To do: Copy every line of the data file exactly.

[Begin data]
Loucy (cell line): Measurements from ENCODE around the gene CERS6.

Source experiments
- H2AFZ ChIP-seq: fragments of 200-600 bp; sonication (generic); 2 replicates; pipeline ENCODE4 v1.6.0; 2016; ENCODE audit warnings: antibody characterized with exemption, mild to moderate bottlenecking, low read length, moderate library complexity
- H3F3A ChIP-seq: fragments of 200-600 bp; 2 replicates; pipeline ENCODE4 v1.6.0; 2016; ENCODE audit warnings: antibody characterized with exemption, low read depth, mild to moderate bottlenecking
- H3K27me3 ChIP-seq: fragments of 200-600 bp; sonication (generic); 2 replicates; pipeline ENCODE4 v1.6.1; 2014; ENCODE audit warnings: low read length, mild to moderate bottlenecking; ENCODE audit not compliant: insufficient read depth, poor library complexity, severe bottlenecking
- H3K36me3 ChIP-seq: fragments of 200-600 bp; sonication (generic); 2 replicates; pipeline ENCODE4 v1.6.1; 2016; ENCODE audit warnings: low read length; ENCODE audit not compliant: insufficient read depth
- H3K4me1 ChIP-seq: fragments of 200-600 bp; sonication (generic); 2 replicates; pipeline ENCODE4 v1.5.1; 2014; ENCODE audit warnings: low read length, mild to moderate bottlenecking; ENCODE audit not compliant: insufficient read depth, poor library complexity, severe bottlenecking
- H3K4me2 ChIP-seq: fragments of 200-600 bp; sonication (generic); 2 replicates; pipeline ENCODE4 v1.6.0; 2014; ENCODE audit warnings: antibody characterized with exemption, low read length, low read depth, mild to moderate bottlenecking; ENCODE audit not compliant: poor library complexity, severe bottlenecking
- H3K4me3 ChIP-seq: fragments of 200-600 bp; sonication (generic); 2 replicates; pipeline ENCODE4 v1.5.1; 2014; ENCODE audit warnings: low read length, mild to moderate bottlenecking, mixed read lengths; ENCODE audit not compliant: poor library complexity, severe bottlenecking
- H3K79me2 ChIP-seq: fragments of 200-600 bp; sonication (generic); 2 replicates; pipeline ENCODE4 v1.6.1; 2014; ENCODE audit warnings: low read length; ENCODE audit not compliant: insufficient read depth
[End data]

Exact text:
Loucy (cell line): Measurements from ENCODE around the gene CERS6.

Source experiments
- H2AFZ ChIP-seq: fragments of 200-600 bp; sonication (generic); 2 replicates; pipeline ENCODE4 v1.6.0; 2016; ENCODE audit warnings: antibody characterized with exemption, mild to moderate bottlenecking, low read length, moderate library complexity
- H3F3A ChIP-seq: fragments of 200-600 bp; 2 replicates; pipeline ENCODE4 v1.6.0; 2016; ENCODE audit warnings: antibody characterized with exemption, low read depth, mild to moderate bottlenecking
- H3K27me3 ChIP-seq: fragments of 200-600 bp; sonication (generic); 2 replicates; pipeline ENCODE4 v1.6.1; 2014; ENCODE audit warnings: low read length, mild to moderate bottlenecking; ENCODE audit not compliant: insufficient read depth, poor library complexity, severe bottlenecking
- H3K36me3 ChIP-seq: fragments of 200-600 bp; sonication (generic); 2 replicates; pipeline ENCODE4 v1.6.1; 2016; ENCODE audit warnings: low read length; ENCODE audit not compliant: insufficient read depth
- H3K4me1 ChIP-seq: fragments of 200-600 bp; sonication (generic); 2 replicates; pipeline ENCODE4 v1.5.1; 2014; ENCODE audit warnings: low read length, mild to moderate bottlenecking; ENCODE audit not compliant: insufficient read depth, poor library complexity, severe bottlenecking
- H3K4me2 ChIP-seq: fragments of 200-600 bp; sonication (generic); 2 replicates; pipeline ENCODE4 v1.6.0; 2014; ENCODE audit warnings: antibody characterized with exemption, low read length, low read depth, mild to moderate bottlenecking; ENCODE audit not compliant: poor library complexity, severe bottlenecking
- H3K4me3 ChIP-seq: fragments of 200-600 bp; sonication (generic); 2 replicates; pipeline ENCODE4 v1.5.1; 2014; ENCODE audit warnings: low read length, mild to moderate bottlenecking, mixed read lengths; ENCODE audit not compliant: poor library complexity, severe bottlenecking
- H3K79me2 ChIP-seq: fragments of 200-600 bp; sonication (generic); 2 replicates; pipeline ENCODE4 v1.6.1; 2014; ENCODE audit warnings: low read length; ENCODE audit not compliant: insufficient read depth